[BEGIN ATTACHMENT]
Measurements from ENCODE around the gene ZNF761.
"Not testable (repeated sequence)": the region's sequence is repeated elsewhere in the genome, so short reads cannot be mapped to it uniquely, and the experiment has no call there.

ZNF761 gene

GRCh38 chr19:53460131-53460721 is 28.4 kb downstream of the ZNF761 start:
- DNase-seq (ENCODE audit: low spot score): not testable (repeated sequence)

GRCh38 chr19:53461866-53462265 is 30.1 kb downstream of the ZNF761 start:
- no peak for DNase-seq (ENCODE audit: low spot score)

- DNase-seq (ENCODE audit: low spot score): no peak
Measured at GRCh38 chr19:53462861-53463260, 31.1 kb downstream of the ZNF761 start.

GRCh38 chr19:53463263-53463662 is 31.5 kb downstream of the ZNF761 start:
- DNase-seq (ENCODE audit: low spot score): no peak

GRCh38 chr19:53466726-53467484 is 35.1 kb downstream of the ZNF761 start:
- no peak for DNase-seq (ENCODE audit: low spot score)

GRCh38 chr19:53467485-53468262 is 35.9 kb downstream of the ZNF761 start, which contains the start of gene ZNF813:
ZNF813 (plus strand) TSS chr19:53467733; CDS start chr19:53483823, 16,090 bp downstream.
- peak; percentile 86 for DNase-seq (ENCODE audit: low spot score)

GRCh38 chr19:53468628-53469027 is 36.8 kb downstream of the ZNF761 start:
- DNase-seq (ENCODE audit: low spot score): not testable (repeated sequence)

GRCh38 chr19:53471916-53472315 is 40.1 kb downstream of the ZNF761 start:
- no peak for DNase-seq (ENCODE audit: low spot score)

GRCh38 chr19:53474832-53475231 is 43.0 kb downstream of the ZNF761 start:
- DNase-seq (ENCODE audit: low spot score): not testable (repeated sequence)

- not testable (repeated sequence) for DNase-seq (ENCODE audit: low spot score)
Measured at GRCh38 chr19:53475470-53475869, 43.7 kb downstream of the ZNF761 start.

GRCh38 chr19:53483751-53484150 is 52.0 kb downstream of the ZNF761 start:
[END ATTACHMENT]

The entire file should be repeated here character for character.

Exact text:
Measurements from ENCODE around the gene ZNF761.
"Not testable (repeated sequence)": the region's sequence is repeated elsewhere in the genome, so short reads cannot be mapped to it uniquely, and the experiment has no call there.

ZNF761 gene

GRCh38 chr19:53460131-53460721 is 28.4 kb downstream of the ZNF761 start:
- DNase-seq (ENCODE audit: low spot score): not testable (repeated sequence)

GRCh38 chr19:53461866-53462265 is 30.1 kb downstream of the ZNF761 start:
- no peak for DNase-seq (ENCODE audit: low spot score)

- DNase-seq (ENCODE audit: low spot score): no peak
Measured at GRCh38 chr19:53462861-53463260, 31.1 kb downstream of the ZNF761 start.

GRCh38 chr19:53463263-53463662 is 31.5 kb downstream of the ZNF761 start:
- DNase-seq (ENCODE audit: low spot score): no peak

GRCh38 chr19:53466726-53467484 is 35.1 kb downstream of the ZNF761 start:
- no peak for DNase-seq (ENCODE audit: low spot score)

GRCh38 chr19:53467485-53468262 is 35.9 kb downstream of the ZNF761 start, which contains the start of gene ZNF813:
ZNF813 (plus strand) TSS chr19:53467733; CDS start chr19:53483823, 16,090 bp downstream.
- peak; percentile 86 for DNase-seq (ENCODE audit: low spot score)

GRCh38 chr19:53468628-53469027 is 36.8 kb downstream of the ZNF761 start:
- DNase-seq (ENCODE audit: low spot score): not testable (repeated sequence)

GRCh38 chr19:53471916-53472315 is 40.1 kb downstream of the ZNF761 start:
- no peak for DNase-seq (ENCODE audit: low spot score)

GRCh38 chr19:53474832-53475231 is 43.0 kb downstream of the ZNF761 start:
- DNase-seq (ENCODE audit: low spot score): not testable (repeated sequence)

- not testable (repeated sequence) for DNase-seq (ENCODE audit: low spot score)
Measured at GRCh38 chr19:53475470-53475869, 43.7 kb downstream of the ZNF761 start.

GRCh38 chr19:53483751-53484150 is 52.0 kb downstream of the ZNF761 start: